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Hoffmann, R. A wiki for the life sciences where authorship matters. Nature Genetics (2008)

A novel thermostable membrane protease forming an operon with a stomatin homolog from the hyperthermophilic archaebacterium Pyrococcus horikoshii.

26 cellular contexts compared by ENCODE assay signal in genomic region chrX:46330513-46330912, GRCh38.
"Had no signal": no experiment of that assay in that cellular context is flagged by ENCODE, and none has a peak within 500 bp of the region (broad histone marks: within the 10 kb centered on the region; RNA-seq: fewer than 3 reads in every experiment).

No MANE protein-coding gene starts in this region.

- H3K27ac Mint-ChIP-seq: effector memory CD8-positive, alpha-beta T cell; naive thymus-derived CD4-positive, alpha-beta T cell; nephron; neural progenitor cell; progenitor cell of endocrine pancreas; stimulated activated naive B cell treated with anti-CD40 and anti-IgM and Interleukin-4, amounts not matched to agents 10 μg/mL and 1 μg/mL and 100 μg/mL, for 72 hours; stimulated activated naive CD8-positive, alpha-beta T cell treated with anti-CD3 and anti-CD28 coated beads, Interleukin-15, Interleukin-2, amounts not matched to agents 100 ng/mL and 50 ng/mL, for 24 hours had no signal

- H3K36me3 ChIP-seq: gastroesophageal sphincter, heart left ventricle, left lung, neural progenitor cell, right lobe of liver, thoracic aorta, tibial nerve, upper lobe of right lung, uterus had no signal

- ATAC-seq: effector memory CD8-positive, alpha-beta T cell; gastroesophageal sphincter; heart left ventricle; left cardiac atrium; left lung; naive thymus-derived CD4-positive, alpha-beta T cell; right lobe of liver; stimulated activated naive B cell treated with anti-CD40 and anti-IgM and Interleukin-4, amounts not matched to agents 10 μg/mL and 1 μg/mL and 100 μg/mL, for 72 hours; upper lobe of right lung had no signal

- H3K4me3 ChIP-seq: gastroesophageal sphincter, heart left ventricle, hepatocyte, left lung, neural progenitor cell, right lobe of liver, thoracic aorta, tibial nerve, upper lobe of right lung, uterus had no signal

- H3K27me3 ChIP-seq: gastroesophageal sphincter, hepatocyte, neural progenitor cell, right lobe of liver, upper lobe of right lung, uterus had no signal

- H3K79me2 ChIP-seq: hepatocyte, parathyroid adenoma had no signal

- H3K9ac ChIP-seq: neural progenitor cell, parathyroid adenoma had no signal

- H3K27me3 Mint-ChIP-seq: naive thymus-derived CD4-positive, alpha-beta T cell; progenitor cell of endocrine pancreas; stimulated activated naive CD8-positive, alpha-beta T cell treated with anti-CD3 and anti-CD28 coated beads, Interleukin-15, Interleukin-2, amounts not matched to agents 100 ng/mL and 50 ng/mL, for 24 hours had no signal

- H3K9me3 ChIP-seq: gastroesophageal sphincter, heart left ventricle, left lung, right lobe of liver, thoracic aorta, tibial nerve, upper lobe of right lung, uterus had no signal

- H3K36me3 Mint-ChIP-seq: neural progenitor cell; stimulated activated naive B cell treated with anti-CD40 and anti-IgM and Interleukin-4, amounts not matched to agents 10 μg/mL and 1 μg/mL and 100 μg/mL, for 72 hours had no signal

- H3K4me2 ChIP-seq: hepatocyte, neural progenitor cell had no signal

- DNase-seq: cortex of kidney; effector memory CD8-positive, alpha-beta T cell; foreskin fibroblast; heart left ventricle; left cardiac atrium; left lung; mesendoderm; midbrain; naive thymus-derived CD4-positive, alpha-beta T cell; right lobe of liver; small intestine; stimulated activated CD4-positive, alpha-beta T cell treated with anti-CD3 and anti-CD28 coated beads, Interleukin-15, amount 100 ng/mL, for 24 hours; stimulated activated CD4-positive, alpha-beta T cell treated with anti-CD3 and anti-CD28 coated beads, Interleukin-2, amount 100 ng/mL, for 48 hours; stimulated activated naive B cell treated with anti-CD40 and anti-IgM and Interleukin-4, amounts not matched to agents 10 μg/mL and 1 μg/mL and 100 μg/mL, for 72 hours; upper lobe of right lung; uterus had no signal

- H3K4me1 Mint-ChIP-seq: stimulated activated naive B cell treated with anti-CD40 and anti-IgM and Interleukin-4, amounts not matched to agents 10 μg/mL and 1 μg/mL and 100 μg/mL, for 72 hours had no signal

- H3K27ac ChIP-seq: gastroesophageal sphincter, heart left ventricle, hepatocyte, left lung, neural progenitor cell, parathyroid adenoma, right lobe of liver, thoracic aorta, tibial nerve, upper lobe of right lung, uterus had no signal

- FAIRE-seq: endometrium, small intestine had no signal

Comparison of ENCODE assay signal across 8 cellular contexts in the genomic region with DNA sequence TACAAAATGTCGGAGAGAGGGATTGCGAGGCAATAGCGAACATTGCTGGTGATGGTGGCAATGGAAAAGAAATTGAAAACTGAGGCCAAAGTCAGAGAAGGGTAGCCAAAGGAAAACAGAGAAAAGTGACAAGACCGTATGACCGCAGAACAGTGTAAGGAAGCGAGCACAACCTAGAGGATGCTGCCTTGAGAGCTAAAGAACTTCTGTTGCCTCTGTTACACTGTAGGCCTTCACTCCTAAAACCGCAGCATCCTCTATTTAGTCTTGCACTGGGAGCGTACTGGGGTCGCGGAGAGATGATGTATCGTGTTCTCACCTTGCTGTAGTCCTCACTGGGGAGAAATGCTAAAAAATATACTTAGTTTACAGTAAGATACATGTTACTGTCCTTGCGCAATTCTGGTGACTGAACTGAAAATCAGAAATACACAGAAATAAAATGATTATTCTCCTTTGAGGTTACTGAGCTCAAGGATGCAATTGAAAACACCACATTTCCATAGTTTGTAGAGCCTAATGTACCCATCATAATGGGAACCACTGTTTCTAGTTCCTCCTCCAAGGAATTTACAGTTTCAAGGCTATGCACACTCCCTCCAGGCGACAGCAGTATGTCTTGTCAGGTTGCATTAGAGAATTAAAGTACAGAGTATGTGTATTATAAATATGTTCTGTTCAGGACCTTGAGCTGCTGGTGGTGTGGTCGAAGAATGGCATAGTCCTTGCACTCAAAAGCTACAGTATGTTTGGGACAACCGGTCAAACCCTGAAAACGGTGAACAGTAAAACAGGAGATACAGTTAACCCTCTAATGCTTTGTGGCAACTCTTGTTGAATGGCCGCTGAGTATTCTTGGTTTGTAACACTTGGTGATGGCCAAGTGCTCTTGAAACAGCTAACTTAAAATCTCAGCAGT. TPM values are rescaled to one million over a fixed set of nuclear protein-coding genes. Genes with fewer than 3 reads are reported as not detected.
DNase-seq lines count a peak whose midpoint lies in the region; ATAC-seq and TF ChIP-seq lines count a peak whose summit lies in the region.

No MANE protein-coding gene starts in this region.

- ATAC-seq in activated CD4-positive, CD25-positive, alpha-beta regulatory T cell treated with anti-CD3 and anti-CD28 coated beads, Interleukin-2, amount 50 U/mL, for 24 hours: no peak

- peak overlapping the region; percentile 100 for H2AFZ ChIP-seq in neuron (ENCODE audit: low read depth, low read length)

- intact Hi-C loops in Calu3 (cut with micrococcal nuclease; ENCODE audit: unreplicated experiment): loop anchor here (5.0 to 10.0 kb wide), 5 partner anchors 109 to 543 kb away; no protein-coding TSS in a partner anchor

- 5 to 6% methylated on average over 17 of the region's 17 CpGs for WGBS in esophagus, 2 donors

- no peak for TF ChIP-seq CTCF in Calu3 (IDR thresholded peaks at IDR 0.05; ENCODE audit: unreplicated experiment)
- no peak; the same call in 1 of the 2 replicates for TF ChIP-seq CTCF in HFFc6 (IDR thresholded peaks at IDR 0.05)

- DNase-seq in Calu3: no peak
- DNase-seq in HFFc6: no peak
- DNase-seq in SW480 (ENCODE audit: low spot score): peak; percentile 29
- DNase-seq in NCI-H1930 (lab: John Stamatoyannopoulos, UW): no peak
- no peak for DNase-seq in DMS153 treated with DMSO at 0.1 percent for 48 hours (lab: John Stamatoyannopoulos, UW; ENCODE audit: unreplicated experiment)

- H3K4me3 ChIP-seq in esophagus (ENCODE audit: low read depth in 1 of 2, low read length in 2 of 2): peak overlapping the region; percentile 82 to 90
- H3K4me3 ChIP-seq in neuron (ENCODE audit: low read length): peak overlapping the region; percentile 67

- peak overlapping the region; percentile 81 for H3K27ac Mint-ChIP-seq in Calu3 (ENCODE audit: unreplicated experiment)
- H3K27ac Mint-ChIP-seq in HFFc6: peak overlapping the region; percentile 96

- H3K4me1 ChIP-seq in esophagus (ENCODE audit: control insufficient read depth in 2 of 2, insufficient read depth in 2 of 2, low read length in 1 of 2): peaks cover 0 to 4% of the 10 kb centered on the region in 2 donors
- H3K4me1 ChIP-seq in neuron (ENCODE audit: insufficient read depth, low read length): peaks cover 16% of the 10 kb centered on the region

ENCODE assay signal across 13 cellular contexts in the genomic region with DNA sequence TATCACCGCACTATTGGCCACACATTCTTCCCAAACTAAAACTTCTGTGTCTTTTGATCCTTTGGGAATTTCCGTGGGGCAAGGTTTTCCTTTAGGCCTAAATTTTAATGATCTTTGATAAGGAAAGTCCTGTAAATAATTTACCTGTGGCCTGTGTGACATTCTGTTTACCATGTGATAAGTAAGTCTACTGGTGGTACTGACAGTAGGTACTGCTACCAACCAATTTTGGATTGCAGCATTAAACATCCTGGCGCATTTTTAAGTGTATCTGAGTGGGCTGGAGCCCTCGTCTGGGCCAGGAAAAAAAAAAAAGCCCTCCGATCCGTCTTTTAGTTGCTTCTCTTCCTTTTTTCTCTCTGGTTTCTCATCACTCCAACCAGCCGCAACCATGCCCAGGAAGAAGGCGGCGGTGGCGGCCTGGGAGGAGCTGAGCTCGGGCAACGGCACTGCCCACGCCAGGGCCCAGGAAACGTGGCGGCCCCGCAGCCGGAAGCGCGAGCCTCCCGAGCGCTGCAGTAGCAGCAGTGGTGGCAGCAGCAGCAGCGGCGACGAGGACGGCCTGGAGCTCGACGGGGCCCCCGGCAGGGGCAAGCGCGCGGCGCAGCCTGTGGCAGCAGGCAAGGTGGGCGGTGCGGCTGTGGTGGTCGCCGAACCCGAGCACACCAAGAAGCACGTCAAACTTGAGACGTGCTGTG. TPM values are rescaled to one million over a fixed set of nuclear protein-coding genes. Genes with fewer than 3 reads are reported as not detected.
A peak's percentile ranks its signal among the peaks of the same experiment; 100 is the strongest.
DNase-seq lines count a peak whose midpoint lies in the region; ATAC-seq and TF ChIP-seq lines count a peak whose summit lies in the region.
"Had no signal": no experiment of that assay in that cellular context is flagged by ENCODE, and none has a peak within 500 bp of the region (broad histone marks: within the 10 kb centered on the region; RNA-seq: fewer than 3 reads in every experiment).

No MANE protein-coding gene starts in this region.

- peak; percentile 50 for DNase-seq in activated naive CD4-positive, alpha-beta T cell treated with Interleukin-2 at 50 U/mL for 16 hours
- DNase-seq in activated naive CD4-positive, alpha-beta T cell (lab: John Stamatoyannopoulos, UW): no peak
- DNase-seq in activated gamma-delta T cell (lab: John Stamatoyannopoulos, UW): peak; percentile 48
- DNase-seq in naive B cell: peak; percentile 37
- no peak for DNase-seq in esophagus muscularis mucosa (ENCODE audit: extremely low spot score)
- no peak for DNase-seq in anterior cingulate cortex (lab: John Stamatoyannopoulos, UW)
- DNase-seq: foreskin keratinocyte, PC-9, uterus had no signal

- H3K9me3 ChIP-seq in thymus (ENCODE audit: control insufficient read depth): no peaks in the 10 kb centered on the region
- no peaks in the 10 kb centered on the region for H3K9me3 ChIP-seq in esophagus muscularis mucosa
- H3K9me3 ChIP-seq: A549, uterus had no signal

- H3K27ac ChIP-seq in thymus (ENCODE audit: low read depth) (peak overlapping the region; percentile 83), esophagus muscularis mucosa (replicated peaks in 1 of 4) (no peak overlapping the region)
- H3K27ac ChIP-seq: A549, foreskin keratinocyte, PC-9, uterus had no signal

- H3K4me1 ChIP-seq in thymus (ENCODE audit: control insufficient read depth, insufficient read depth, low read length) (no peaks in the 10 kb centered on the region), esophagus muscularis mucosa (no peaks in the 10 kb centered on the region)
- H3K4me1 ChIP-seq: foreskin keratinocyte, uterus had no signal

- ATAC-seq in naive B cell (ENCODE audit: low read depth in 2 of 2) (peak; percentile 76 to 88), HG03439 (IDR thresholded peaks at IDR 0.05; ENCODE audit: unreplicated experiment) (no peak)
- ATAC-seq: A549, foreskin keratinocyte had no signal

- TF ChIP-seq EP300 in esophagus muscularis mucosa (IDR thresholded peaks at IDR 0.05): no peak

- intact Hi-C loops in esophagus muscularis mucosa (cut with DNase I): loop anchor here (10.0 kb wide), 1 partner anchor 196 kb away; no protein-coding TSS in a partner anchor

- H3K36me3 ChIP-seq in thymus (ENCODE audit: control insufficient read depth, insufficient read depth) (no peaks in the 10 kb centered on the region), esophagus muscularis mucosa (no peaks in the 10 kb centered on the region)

Membrane-bound proteases play several important roles in protein quality control and regulation. In the genome of the hyperthermophilic archaebacterium Pyrococcus horikoshii, the open reading frames PH1510 and PH1511 are homologous to the genes nfed (nodulation formation efficiency D) and stomatin, respectively, and probably form an operon. The nfed proteins are putative membrane proteins, and the N-terminal region shows homology to ClpP-type serine proteases. Stomatin is one of the major integral membrane proteins of human erythrocytes, and its absence is associated with the hemolytic anemia known as hereditary stomatocytosis. Thus, the N-terminal region of PH1510 (1510-N, residues 16-236) was expressed and purified. From activity staining and SDS-PAGE analysis using fluorescein isothiocyanate-casein, 1510-N was identified as a thermostable endo-type protease. From site-directed mutagenesis, the conserved Ser-97 and Lys-138 are involved in proteolysis and, therefore, PH1510 is probably a serine protease with a catalytic Ser-Lys dyad. The sites of cleavage by 1510-N are rich in hydrophobic residues. The site P1 (position -1 relative to the cleavage site) is mainly leucine. P4 and P4' are mainly hydrophobic residues. Interestingly, the 1510-N protease cleaves the C-terminal hydrophobic region of PH1511. From this result and the probability of an operon, PH1510 probably functions in cooperation with PH1511. It is hypothesized that the cleavage of the stomatin-homolog PH1511 by the PH1510 protease causes an ion channel to open.[1]


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